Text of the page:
For the fundamental aspects of these security courses, many of the basic habits and risk mitigation measures can be taught just as effectively using eLearning, especially with animations that can simultaneously engage and instruct students.

These virtual courses can introduce the learner to the existing safety framework that helps them plan trips, supports personal risks assessments, and provides updates on who to call in case of an emergency or incident while on the road. A quiz can easily be added as a knowledge check and records maintained for compliance and for any future audits. Quizzes can also be structured so that a student is forced to review the entire session until the student passes the test.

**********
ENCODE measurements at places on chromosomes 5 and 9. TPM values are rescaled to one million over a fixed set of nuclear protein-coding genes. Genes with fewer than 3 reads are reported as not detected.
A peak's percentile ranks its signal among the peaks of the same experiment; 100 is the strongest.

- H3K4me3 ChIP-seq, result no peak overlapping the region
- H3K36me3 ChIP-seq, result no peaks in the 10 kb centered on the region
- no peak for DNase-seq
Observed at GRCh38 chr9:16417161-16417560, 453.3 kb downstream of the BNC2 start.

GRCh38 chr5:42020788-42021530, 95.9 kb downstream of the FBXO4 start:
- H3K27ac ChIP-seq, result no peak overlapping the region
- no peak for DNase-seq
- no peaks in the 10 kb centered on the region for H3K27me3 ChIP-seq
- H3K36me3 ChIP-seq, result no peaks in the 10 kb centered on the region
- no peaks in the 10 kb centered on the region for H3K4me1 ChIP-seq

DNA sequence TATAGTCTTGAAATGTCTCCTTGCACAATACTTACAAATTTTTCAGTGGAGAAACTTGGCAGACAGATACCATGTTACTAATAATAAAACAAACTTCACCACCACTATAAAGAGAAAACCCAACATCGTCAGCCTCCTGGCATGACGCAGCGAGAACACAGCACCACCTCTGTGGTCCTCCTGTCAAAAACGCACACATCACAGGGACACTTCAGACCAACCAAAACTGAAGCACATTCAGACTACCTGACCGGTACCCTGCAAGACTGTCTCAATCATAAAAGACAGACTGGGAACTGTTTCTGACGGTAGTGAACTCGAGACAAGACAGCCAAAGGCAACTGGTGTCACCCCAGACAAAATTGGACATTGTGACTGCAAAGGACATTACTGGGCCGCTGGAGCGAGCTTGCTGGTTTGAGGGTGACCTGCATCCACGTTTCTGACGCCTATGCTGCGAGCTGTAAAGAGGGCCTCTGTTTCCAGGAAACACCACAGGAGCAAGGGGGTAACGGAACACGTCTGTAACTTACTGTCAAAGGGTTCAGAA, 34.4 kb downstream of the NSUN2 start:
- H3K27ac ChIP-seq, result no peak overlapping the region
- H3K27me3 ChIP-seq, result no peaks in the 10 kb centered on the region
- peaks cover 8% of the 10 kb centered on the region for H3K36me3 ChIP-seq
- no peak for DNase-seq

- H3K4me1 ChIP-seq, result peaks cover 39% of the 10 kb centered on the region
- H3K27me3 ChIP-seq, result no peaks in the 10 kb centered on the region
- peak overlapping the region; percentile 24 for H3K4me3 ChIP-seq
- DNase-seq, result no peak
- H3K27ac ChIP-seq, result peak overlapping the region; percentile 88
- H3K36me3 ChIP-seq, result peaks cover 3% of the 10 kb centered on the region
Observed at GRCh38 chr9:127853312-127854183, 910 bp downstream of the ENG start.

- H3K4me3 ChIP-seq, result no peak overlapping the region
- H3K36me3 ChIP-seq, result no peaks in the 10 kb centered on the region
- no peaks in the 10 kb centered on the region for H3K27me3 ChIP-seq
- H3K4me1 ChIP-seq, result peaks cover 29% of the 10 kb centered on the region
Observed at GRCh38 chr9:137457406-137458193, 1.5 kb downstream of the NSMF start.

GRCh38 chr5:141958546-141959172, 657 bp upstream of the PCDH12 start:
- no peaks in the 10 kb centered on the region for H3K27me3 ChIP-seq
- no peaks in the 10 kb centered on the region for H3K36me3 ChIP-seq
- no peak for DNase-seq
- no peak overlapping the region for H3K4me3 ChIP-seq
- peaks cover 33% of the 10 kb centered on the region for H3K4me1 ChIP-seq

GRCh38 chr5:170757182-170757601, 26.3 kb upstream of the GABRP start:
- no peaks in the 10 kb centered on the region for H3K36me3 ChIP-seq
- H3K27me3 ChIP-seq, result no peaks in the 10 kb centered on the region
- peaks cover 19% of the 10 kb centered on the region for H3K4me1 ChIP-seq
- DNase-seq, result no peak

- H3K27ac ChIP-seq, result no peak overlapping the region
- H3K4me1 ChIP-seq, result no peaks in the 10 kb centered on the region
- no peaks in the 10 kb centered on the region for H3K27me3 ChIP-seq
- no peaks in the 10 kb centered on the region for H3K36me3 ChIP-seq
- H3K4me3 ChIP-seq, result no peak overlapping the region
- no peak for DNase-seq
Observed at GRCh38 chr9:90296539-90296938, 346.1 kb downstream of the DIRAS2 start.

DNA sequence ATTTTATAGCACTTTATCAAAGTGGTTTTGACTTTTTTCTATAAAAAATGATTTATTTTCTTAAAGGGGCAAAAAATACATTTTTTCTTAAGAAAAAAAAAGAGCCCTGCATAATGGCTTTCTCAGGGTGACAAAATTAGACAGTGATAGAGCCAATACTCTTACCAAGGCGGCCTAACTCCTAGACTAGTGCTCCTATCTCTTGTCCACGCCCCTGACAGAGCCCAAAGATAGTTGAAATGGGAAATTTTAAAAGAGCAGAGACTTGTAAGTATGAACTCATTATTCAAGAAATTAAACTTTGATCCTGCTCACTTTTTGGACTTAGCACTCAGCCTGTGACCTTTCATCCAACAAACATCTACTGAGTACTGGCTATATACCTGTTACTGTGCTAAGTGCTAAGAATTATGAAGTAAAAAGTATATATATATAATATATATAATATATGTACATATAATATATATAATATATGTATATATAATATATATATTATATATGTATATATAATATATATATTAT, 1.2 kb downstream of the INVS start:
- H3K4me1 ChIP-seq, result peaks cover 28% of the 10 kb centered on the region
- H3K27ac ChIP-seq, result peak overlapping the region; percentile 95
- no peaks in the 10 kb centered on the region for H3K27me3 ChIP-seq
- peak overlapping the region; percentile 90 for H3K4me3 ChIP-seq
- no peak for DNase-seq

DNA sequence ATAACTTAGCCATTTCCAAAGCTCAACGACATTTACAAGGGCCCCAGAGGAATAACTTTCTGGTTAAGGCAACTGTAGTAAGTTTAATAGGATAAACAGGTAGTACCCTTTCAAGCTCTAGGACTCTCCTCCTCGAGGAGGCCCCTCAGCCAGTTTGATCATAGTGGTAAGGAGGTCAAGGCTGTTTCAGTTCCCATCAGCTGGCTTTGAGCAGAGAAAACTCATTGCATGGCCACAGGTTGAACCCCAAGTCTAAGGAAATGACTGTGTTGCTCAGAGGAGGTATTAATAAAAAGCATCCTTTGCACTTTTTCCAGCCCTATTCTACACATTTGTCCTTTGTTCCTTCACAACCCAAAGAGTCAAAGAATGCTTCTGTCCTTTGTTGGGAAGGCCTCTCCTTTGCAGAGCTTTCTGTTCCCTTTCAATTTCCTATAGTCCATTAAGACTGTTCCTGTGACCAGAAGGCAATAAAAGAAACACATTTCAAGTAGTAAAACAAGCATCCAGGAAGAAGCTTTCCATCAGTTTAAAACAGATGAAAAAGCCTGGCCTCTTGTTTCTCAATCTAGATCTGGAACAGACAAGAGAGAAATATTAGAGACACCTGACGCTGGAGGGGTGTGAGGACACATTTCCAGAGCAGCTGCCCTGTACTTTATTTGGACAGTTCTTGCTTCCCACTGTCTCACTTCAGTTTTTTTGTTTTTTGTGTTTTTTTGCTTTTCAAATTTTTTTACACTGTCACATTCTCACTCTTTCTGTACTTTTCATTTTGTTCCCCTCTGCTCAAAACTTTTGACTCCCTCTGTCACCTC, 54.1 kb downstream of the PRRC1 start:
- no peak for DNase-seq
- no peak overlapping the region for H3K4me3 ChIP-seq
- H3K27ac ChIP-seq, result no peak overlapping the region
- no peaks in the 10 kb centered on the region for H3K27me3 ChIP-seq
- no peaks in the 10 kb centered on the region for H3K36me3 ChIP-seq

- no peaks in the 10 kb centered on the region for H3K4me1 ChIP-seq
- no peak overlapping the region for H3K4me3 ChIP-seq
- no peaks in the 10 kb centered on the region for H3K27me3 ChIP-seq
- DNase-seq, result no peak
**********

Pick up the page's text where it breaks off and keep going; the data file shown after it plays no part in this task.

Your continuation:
When considering which courses to provide employees, ideally it should be customized to reflect the organization’s travel risk management program. Instead of the generic message instructing someone to an emergency services number, the company’s procedures can be reinforced with instructions to “Call the GSOC at +1-XXX-XXX-XXXX.” The courses can also provide employees with a link to a list about which hotels have been vetted in locations where travel is common, or links to other relevant resources. Another example of customization is when an employee’s personal risk assessment flags any queries, the eLearning program can direct him or her to follow up with the security department.